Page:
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Theater shooting: 12 crosses mark a makeshift memorial in Aurora

July 22, 2012|By Ashley Powers
  • Cheryl Almendarez, right, grieves with Dallas Burke, 6, both from Aurora, Colo,. next to crosses set up by Greg Zanis for the 12 shooting victims across the street from the theater where the shooting rampage took place. Zanis erected a similar memorial near Columbine High School in 1999.
Cheryl Almendarez, right, grieves with Dallas Burke, 6, both from Aurora,… (Alex Brandon / Associated…)

AURORA, Colo. -- A weedy dirt lot with 12 white crosses is where this city has come to mourn.

The crosses, at the intersection of Sable Boulevard and Centreport Drive, are across from a movie theater where 12 people were killed and 58 wounded in an early Friday shooting rampage.

Erected by Greg Zanis of Illinois, each cross has a black ribbon tied around it and a victim's full name printed in black capital letters. At each base are long-stemmed roses wilting in the punishing afternoon heat.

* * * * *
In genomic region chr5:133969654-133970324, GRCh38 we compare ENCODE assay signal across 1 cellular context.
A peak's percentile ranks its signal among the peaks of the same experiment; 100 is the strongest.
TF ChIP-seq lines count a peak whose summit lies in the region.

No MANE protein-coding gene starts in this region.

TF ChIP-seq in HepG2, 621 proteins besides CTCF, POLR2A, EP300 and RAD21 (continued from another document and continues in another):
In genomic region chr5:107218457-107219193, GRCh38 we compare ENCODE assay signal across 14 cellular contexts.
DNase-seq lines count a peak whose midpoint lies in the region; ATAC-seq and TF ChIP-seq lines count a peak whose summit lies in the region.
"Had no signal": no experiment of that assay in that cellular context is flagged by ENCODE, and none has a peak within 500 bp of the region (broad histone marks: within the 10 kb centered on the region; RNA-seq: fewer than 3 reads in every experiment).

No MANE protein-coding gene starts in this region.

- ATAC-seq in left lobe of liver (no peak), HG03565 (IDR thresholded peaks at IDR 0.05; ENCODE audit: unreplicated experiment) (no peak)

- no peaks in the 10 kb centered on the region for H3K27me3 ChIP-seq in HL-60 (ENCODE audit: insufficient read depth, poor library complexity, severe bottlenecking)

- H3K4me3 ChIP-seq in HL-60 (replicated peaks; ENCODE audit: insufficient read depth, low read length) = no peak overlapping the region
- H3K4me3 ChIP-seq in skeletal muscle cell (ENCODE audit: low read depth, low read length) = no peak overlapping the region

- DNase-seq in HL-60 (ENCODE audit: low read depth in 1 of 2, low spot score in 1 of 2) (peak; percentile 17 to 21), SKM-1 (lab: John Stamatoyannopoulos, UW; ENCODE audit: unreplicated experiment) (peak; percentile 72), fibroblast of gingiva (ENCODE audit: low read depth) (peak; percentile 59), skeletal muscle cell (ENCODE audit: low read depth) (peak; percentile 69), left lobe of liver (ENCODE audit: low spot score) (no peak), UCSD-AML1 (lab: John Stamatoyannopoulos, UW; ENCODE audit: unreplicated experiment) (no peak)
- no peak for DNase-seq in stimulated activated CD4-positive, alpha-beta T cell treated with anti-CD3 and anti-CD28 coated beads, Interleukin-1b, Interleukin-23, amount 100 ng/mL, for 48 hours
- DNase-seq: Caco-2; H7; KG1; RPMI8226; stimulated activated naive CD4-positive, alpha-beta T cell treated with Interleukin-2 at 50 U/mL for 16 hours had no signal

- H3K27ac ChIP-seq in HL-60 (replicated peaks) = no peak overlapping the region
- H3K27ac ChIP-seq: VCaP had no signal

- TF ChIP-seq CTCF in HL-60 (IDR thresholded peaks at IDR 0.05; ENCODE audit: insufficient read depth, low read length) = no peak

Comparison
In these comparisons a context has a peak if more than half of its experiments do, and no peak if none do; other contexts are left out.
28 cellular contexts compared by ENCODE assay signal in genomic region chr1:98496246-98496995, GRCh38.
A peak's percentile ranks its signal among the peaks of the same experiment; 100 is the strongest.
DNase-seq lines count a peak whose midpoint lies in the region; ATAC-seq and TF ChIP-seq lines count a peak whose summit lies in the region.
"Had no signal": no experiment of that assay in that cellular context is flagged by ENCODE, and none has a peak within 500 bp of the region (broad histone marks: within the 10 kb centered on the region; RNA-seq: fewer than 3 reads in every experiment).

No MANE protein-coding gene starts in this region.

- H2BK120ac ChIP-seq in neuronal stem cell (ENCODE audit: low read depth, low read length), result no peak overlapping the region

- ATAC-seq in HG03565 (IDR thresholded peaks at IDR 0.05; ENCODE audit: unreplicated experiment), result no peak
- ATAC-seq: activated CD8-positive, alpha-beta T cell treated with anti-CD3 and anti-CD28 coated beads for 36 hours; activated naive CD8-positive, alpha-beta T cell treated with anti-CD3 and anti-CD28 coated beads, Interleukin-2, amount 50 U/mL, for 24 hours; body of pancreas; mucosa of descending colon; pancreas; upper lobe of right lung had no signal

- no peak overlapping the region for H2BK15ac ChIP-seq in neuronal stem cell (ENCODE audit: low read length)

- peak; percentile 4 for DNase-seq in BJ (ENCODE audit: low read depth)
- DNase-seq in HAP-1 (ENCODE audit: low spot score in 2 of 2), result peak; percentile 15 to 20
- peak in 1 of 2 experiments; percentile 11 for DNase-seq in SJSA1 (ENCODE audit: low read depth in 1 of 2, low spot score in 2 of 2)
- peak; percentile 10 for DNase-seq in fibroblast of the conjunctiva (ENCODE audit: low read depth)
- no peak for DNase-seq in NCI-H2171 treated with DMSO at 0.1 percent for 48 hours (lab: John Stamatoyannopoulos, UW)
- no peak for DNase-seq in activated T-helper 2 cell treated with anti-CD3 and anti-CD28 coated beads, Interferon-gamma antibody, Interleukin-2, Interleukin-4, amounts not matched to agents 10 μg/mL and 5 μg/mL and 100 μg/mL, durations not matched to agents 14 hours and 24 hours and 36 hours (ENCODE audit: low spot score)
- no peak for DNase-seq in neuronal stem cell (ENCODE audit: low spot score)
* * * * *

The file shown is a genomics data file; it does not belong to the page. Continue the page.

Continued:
People have scribbled messages on each cross. Some of the most poignant are on Veronica Moser Sullivan's, which is near the center of the arrow-straight row.

 "You are in a better place -- you will be missed."

 "Rest in Peace Baby Girl."

Veronica was 6.

Jessica Stensrud saw her right after she was mortally wounded.

Stensrud, 21, is a manager at the theaters where the shooting took place. She was closing the concession stand when she heard a series of "pows" -- the gunfire.

She herded about half a dozen employees into a walk-in refrigerator, where they waited for the blasts to subside. When she opened the fridge, the first person she saw was Veronica.

A police officer was carrying the little girl, who wore a white flowery dress. "She was already dead," Stensrud said. The child's great-aunt has said Veronica died on the operating table.

Stensrud has a 4-year-old daughter, Alyssia Chavez. They've been watching the news together. When Stensrud saw Veronica's picture on TV, she started crying.

 "Is the little girl dead?" Alyssia asked.

 "She's in heaven," her mother replied.

On Sunday, they visited Veronica's cross.

"Is this it? Is it?" Alyssia asked as they waded through a crowd of mourners and TV camera crews. Stensrud nodded. Alyssia placed a stuffed orangish-colored cat at the base.

 Stensrud picked her up, balancing the girl on her hip. Alyssia closed her eyes and sucked her thumb.

 ashley.powers@latimes.com 

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